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Be aware , but Benavidez said it literally translates to something more like where a trout.
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And she also has some pinatas that are brass knuckles , their sets of keys and some sneakers.
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This one is going to be up through May at the Athenaeum Art Center , which is that the bread and salt complex and that opens with a reception on Saturday from five to eight.
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And there is plenty more to check out at bread and salt while you're there.
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That's Text Me When You Get Home by Diana Benavidez.
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One more art exhibition sort of along similar crafty lines.
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This one is called small acts the craft of subversion.
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Tell us about that , right ? This is an exhibition at Center City Gallery at City College , and it's curated by Carrie Ann Quick and Adam John Manley.
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They also run an art magazine called Craft Dessert , and this one revolves around the idea of craft being more significant than society makes space for , and kind of how small , subversive acts can make a big difference by small.
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They mean literally as well.
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The works had to fit in a priority mail flat rate envelope.
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The artists list is not small , though there are something like 60 artists in the show.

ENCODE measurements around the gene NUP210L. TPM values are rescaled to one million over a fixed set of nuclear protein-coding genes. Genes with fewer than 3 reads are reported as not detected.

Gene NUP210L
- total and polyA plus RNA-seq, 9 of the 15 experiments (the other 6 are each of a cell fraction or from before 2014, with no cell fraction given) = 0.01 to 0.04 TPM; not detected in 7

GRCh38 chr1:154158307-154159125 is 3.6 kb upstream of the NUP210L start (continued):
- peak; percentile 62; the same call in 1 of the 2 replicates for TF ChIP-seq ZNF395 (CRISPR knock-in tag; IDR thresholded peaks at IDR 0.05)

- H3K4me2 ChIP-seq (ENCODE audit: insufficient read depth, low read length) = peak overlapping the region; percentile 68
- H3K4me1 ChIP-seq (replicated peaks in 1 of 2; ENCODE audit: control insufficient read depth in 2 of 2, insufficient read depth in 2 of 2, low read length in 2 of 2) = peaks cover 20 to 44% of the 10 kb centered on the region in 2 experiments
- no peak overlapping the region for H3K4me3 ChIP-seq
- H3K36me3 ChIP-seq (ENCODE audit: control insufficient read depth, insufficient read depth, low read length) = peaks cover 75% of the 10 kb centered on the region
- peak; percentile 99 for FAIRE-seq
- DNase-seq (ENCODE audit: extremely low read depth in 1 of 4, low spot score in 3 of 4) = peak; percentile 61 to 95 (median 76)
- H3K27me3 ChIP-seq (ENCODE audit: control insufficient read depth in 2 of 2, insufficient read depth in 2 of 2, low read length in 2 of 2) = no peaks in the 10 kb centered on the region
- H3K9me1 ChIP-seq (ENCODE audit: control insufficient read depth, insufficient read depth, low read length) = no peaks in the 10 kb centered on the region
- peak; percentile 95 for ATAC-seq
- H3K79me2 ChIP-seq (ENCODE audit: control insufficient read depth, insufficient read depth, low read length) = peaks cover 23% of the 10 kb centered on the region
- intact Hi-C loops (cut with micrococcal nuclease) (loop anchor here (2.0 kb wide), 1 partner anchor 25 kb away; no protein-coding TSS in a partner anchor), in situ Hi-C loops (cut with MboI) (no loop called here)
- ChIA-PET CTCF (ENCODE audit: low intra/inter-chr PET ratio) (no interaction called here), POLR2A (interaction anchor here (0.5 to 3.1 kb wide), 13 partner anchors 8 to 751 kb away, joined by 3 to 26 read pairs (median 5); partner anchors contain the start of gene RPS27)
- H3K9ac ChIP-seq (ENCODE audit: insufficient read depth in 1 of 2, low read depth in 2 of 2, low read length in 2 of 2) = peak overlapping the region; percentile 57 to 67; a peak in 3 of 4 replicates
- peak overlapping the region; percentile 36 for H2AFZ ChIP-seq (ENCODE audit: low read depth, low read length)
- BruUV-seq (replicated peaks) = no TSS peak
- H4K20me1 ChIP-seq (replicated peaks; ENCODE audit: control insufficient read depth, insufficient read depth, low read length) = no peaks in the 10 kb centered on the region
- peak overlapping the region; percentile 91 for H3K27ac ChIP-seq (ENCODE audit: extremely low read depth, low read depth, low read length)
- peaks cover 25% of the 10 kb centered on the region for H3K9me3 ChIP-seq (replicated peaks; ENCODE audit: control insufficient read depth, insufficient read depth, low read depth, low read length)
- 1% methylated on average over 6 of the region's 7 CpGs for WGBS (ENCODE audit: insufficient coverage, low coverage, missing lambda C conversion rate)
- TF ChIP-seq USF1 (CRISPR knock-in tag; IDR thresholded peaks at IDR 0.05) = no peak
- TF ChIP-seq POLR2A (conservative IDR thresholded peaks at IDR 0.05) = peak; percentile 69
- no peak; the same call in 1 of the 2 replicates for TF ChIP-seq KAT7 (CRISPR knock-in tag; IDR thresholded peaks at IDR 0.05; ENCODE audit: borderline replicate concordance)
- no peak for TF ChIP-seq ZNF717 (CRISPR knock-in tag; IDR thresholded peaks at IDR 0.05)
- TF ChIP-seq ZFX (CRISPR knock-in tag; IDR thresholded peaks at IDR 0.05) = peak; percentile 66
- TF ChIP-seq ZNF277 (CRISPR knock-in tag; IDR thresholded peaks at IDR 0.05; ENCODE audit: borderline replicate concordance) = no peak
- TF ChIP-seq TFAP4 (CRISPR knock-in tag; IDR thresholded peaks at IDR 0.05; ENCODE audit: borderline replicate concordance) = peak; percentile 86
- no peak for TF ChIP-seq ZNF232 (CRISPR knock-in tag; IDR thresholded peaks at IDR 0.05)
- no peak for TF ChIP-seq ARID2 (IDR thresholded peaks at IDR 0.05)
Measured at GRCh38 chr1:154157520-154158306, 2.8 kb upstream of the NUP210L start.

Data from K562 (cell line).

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All of them are making really incredible work.
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There's Georgina Trevino , Sasha César Epstein , Martin Joy , Matthew Huber , and too many to list.
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There is a reception on Saturday that's from five to seven p.m. and then the work will be up through April 13th and again , that small acts the craft of subversion at City College's art gallery.
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Now for some dance , renowned choreographer and performer Monica Bill Barnes comes to San Diego Dance Theater with her show Many Happy Returns.
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What can we expect ? Well , this is a totally evolving show , so we really don't know exactly what we can expect.
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But if history is any indicator , this is going to be really heartfelt , but also funny.
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I know people in the dance world have known her for a long time , especially locally.
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She did study at UC San Diego.
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She's worked on Charlie Dances and other projects for San Diego Dance Theater in the past.
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But some of us didn't discover her until about 10 years ago , and she did a show with IRA Glass from this American life.
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It was called three acts , two dancers and one radio host.